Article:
Ajax's young side have played without fear in the Europa League this season Reuters

When Ajax take to the pitch at Friends Arena for the 2016-17 Europa League final against Manchester United on Wednesday night (24 May), it will mark precisely 22 years to the day since one of European football's historically most successful and celebrated clubs won the last of their four continental titles.

Then under the stewardship of Louis van Gaal, the Eredivisie giants, boasting a litany of future greats from Edwin van der Sar and the De Boer twins to Edgar Davids, Clarence Seedorf, Jari Litmanen and Marc Overmars, defied their tag as youthful underdogs to stun experienced masters AC Milan 1-0 in Vienna courtesy of a late winner from 18-year-old Patrick Kluivert.

Ajax were beaten on penalties by Juventus 12 months later and have not made the final of a major tournament since. They fell to the Bianconeri at the penultimate hurdle in 1996-97 and reached the last eight in 2002-03 before a team containing the likes of Wesley Sneijder and a certain Zlatan Ibrahimovic were denied a place in the semi-finals thanks to a last-gasp decider from Milan's Jon Dahl Tomasson.

While their return to the big stage after more than two decades comes in Europe's secondary club competition, it is nevertheless a significant achievement built once more on a foundation of youth – the average age of the current squad is just 22 – and steeped in the admirable attacking traditions of the club and the philosophy of the late, great Johan Cruyff.

Manager Peter Bosz, a former player and technical director with fierce rivals Feyenoord appointed to replace the long-serving Frank de Boer in May 2016, recently revealed how he is inspired by the Dutch legend's iconic vision.

Johan Cruyff
Johan Cruyff lost his battle with cancer in March 2016, aged 68

"Pride is the best word to describe this feeling," Sander Zeldenrijk, chief editor of newspaper Ajax Life, told IBTimes UK ahead of the final in Stockholm. "Not only for reaching the final but also the way they achieved it in the famous philosophy. Of course it's not the Champions League like in 1995, but the first step has been made. Now it's up to the club and board to maintain this level and not make it an incidental success."

Chief to ensuring that sense of continuity in Amsterdam has been Ajax's commitment to employing a string of recognisable high-profile former players in both coaching and behind-the-scenes roles.

"All these players work in the philosophy of Cruyff," Zeldenrijk said. "Personally I think it's great for talented players to work with former players like [Dennis] Bergkamp, [Winston] Bogarde, [Aron] Winter, [John] Bosman or speak to Overmars and Van der Sar who have plenty of experience.

"This is not only for players aged 14-18, but also the first team. Not a lot of players are experienced enough to have played a European final. Obviously they will get some feedback from the former players before kick-off in Stockholm."

Zeldenrijk identifies certainly similarities between the current fearless crop and those famous Van Gaal teams of the 1990s, namely a new manager performing well and a whole host of young players – including Kluivert's son Justin and Chelsea loanee Bertrand Traore – demonstrating their significant potential.

The lowly reputation of the Eredivisie combined with a comparative lack of real financial muscle means it will be difficult to convince many of that number – specifically captain Davy Klaassen and Johan Cruyff award winner Kasper Dolberg – to stay put beyond the summer amid sustained interest from overseas.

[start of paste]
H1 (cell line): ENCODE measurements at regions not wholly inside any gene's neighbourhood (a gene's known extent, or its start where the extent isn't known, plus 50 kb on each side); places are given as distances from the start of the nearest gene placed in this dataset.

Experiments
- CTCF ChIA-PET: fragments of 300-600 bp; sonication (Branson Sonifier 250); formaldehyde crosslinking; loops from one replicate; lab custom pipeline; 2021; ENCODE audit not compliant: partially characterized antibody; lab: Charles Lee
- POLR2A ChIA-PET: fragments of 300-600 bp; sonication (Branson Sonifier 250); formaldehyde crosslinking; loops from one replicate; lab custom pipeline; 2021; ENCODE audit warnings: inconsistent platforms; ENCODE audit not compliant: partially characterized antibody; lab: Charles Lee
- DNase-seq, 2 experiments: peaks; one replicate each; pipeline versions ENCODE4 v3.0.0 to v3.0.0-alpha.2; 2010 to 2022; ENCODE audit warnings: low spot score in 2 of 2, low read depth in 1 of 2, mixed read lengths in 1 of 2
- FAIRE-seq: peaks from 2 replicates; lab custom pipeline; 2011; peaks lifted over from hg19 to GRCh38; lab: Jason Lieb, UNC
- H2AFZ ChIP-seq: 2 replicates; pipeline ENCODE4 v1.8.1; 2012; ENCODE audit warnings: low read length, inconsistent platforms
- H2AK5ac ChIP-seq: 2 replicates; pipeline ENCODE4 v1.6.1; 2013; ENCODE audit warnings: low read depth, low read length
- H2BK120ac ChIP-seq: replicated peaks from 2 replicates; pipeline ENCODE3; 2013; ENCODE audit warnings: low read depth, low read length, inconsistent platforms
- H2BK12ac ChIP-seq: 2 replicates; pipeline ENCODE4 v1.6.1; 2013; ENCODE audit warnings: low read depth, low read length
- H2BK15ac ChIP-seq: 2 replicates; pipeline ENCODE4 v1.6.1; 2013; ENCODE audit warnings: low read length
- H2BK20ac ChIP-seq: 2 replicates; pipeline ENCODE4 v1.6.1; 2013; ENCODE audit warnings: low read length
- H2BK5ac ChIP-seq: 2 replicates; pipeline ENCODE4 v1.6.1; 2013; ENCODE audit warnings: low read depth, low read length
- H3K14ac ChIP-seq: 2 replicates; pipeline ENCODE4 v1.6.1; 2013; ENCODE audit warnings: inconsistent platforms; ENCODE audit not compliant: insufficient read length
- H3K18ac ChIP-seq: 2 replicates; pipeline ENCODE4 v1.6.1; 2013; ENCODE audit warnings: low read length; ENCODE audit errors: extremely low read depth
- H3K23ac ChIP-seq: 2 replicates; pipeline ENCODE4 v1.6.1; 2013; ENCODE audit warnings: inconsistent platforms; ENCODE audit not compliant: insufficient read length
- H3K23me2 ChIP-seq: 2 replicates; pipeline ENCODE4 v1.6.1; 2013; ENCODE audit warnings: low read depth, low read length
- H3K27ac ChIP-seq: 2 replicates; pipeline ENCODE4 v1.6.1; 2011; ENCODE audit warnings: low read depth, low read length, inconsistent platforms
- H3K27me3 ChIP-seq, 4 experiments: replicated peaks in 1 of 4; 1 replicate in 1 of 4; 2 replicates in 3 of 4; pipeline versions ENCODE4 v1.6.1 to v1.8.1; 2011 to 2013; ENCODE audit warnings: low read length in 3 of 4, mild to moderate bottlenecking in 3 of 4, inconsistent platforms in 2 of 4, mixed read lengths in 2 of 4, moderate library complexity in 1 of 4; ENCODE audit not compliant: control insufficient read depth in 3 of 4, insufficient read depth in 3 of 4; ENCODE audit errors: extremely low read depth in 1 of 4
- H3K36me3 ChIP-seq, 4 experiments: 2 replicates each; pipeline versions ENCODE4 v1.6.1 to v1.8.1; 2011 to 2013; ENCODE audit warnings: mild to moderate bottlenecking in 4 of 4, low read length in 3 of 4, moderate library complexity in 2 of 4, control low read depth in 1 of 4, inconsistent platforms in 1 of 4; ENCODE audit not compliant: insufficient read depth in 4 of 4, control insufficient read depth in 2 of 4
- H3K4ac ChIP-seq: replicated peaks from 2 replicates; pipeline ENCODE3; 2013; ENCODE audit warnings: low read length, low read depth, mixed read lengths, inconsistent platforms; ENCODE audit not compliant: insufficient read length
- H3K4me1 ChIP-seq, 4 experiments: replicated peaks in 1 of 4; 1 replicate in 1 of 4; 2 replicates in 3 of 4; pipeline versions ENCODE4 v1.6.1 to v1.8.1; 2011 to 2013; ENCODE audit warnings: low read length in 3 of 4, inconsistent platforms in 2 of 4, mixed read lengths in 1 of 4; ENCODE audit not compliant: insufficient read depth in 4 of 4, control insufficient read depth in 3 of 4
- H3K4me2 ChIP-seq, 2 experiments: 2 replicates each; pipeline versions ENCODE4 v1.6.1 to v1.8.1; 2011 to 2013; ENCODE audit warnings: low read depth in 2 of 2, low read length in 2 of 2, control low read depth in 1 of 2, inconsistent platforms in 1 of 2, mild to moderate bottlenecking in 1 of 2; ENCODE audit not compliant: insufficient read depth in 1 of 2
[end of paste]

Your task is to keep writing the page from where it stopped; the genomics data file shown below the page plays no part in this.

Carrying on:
"Nowadays it will be more difficult to keep the best players in Amsterdam," Zeldenrijk acknowledged. "The only thing the decision makers can do is work according to the philosophy: develop young talent and make sure the successor of Dolberg or Klaassen is already at the academy. If that is not possible, then Ajax will have to buy players with qualities who can step in straight away from outside.

"If this team stays together it would be awesome. But I expect some players [like Klaassen] will leave after this season. If Ajax win the final and qualify automatically for the Champions League group stage, this might be a reason for some players to stay. Regarding the World Cup in Russia in 2018, it might also be good for some players to stay one more year, knowing they will play a lot. So we will see."

Kasper Dolberg
Teenage forward Kasper Dolberg has been linked with a move to Manchester United

Despite missing key players in Ibrahimovic, Eric Bailly and Marcos Rojo, Manchester United are widely tipped to topple an Ajax side that lost out on the Dutch title on the final day for the second season in succession. Such a triumph would complete their trophy cabinet, secure a coveted Champions League return and justify Jose Mourinho's controversial decision to effectively gamble away any hopes of a top-four domestic finish amid a well-documented fixture pile-up.

However, Zeldenrijk believes there is no clear favourite for the match and claims that Mourinho's stellar 100% record against Ajax – six previous wins between 2010-12 that came during his tumultuous stint in charge of Real Madrid – is totally irrelevant in this instance. He also concurs with Bosz's emotive assessment that Ajax reaching the final is a "victory for football".

"Just like [former Ajax and Manchester United midfielder] Arnold Mühren told us: there is no reason to think why Ajax can not win this final," he said. "Nobody underestimates Man United, but I think the general [and my personal] feeling is this is a final without a favourite. Obviously it is not a negative that Zlatan and Bailly will miss the game, but there will be good players to replace them."